Germany appear prepared for life without injured Bastian Schweinsteiger
Bastian Schweinsteiger's worrying fitness level and undistinguished form this season were set to be the biggest talking points in Joachim Löw's press conference this afternoon. But by the time the German national manager sat down to address reporters in Berlin, his captain was already in Munich undergoing a knee scan.
The outlook was "not positive," Löw said, and soon after, confirmation arrived. The 31-year-old Schweinsteiger had suffered "a partial tear of his medial collateral ligament," the German FA announced, and will be out for a few weeks. Schweinsteiger's race to get back into shape ahead of the Euros will now be much harder.
It was interesting to hear German general manager Oliver Bierhoff publicly warn that the player's "motivation and focus" had to return for him to start in France, as if to say the Manchester United midfielder could have done more in recent months. His recuperation process will be closely watched by the German hierarchy and while Löw is inclined to give his skipper all the time necessary to get back into the team, he can't afford to build his side around him in light of such uncertainty.
At best, Schweinsteiger is looking at the same sort of job share Löw introduced during the group stages of the World Cup, when neither Schweinsteiger, Philipp Lahm nor Sami Khedira started the tournament fully fit. Löw will at least have the opportunity to think about and try out some alternatives in the coming months.
Against England, Toni Kroos will probably slot into Schweinsteiger's central midfield spot next to Khedira, which will free a space for the No. 10 role farther up the pitch. Mario Götze, in desperate need of some playing time (he's being frozen out by Pep Guardiola in Munich), could be the beneficiary.
Yet Kroos' deployment as one of two deep midfielders at Bayern, at Real Madrid and for Germany has not been an unqualified success. The 26-year-old's defensive positioning is often not ideal. Tracking opponents back into the area around the box isn't really his game, either.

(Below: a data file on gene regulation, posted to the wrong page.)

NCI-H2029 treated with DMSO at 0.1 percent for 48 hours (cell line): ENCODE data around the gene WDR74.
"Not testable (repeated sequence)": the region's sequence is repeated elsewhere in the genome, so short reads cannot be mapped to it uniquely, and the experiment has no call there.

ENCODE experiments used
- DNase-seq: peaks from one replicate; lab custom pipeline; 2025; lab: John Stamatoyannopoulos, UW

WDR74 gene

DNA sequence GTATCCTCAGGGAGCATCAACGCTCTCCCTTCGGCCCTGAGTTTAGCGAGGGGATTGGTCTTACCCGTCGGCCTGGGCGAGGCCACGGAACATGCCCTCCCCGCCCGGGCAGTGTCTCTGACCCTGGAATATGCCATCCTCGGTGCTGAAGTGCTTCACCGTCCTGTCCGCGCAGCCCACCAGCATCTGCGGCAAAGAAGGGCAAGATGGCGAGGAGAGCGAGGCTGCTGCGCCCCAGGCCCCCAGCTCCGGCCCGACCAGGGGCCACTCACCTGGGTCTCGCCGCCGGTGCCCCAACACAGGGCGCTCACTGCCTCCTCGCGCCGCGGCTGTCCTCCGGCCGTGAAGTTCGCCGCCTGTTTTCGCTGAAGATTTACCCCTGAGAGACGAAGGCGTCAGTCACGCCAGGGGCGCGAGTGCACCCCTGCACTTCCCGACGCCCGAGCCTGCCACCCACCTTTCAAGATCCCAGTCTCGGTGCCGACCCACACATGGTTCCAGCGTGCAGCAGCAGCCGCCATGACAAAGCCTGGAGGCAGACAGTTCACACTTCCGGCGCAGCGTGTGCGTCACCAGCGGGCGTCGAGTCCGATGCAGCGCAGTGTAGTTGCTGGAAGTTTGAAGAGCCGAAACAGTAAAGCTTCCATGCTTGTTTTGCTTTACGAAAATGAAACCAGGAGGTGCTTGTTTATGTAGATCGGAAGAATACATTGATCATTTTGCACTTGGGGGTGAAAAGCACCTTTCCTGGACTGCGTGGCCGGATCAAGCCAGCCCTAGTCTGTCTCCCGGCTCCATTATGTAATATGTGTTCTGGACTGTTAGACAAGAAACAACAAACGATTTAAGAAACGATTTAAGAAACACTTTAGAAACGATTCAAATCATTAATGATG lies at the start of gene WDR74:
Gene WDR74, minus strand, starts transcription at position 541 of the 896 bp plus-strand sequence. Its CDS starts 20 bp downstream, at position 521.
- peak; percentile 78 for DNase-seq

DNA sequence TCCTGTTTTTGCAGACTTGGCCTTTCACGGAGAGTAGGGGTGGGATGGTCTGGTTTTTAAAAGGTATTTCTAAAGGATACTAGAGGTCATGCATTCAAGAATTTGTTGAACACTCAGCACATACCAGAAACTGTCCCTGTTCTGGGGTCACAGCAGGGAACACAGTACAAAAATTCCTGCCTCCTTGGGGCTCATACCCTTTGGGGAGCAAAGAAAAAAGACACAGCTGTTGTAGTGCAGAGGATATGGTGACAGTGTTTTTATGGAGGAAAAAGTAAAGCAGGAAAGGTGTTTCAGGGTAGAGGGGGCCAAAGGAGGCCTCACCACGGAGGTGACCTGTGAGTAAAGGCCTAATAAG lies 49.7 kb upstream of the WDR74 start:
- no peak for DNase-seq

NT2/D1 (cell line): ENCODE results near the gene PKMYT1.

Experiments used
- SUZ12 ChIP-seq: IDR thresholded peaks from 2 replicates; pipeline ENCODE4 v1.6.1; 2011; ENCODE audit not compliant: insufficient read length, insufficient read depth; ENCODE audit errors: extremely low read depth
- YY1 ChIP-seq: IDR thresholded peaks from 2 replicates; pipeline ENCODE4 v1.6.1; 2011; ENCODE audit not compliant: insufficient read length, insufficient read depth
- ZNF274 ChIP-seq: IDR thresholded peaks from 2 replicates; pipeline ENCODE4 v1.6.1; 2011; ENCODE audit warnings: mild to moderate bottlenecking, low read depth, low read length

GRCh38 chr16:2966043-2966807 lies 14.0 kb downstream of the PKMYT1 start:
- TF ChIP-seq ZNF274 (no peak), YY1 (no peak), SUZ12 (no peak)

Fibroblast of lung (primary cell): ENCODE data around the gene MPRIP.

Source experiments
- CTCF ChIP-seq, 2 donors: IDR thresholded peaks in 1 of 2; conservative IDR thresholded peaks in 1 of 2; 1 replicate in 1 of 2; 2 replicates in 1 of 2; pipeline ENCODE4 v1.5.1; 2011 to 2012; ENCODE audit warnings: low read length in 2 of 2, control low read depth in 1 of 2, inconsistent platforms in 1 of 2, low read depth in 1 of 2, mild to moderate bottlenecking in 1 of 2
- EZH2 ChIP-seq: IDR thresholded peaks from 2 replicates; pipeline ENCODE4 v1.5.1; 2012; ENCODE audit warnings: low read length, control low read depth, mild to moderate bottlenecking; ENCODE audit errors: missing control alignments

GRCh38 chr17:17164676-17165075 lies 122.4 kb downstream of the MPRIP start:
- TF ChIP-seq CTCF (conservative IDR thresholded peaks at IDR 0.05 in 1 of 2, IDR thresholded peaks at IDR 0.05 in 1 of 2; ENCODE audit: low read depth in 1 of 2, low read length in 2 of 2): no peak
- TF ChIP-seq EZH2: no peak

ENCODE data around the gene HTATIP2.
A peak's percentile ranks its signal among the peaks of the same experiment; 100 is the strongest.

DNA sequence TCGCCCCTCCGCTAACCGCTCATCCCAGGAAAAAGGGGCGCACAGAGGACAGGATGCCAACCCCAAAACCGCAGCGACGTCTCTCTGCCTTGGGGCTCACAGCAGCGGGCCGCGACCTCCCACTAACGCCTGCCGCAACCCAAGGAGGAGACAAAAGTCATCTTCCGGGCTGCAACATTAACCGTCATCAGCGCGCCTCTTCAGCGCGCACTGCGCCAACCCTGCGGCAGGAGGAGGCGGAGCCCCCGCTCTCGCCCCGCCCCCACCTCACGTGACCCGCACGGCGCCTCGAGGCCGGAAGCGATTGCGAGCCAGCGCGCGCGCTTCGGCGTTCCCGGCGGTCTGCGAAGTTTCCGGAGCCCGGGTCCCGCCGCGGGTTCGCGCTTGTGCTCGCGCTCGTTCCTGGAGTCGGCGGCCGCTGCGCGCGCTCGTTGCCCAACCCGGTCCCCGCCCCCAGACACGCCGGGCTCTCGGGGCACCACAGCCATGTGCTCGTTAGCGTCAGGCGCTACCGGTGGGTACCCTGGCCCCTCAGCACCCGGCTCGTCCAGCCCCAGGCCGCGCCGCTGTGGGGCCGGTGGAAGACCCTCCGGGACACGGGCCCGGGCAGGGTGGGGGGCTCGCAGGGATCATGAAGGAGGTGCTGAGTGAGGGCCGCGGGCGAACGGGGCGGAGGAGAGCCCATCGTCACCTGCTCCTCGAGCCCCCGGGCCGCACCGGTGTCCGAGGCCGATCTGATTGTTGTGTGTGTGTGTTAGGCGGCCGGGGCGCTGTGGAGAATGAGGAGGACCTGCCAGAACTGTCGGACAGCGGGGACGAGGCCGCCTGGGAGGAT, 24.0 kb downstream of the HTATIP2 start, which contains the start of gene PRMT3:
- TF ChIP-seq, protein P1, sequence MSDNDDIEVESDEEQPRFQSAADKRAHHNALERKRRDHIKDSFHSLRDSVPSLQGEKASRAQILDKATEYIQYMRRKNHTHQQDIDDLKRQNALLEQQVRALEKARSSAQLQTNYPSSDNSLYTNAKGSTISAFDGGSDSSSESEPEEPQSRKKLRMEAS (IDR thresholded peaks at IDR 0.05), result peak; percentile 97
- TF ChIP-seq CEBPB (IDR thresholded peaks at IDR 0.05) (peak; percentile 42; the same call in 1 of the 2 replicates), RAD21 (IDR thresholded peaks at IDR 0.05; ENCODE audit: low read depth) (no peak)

In Brazil, Löw addressed these limitations by affording Kroos a more attacking role with two players behind him. Suddenly, Germany had the balance at the heart of the team that the Bundestrainer had been searching for so long. If Kroos lines up as one of two holding midfielders in a 4-2-3-1 German formation in Berlin, Löw must carefully look at his defensive movement to gauge whether he can be trusted there in France. Kroos played well enough in the 2014 World Cup final, after injuries to Khedira and Christoph Kramer had forced Löw's hand, but the national manager would probably prefer a more natural solution.
One option might be Ilkay Gündogan, for example. The Borussia Dortmund midfielder is having a fantastic season under Thomas Tuchel but wasn't called up for the friendlies against England and Italy because of a bruised foot. Gündogan will undoubtedly be Löw's first choice to replace Schweinsteiger in France. Maybe the 25-year-old, a target for Liverpool and Manchester City, will play in any case; his form certainly warrants an automatic place. Gündogan's guile and poise make him the perfect deep-lying playmaker behind Kroos, and crucially, he's technically strong enough to offer "pressing resistance" -- the ability to get away from attackers looking to disrupt Germany's build-up play.
Fortunately for Löw, Bayern and Dortmund have also thrown up alternatives, if need be. Joshua Kimmich, 21, and Julian Weigl, 20, have been outstanding for their respective clubs. Neither was called up by Löw (Weigl will be playing for the U-21s), but it's almost inconceivable that they won't make the Euro 2016 squad if they continue to feature regularly at the club level.
Kimmich and Weigl would offer the possibility of a more pragmatic set up, with two truly defensive players in midfield. Kramer (Bayer Leverkusen) is also available, and there are excellent theoretical backups in Lars Bender (Bayer Leverkusen), the Schalke duo of Johannes Geis and Leon Goretzka, and young Mahmoud Dahoud (Gladbach).
Either way, Löw has too many players to regard the latest Schweinsteiger news as a crisis. It seems Germany can't help but go into a major tournament with their captain getting injured. Unlike in 2006 and 2010, when Michael Ballack was the most important player (or at least widely considered such), Schweinsteiger's frequent problems in recent years have seen the team develop a degree of independence from their hero of the Rio final.
Schweinsteiger's latest injury surely means Löw will work even harder to ensure he won't be missed in France. The danger for the midfielder is that Löw and his men will succeed in mowing past him, even if he makes it back in time for the tournament, which is less than three months away.
Raphael Honigstein is ESPN FC's German football expert and a regular guest on ESPN FC TV. He also writes for the Guardian. Twitter: @honigstein.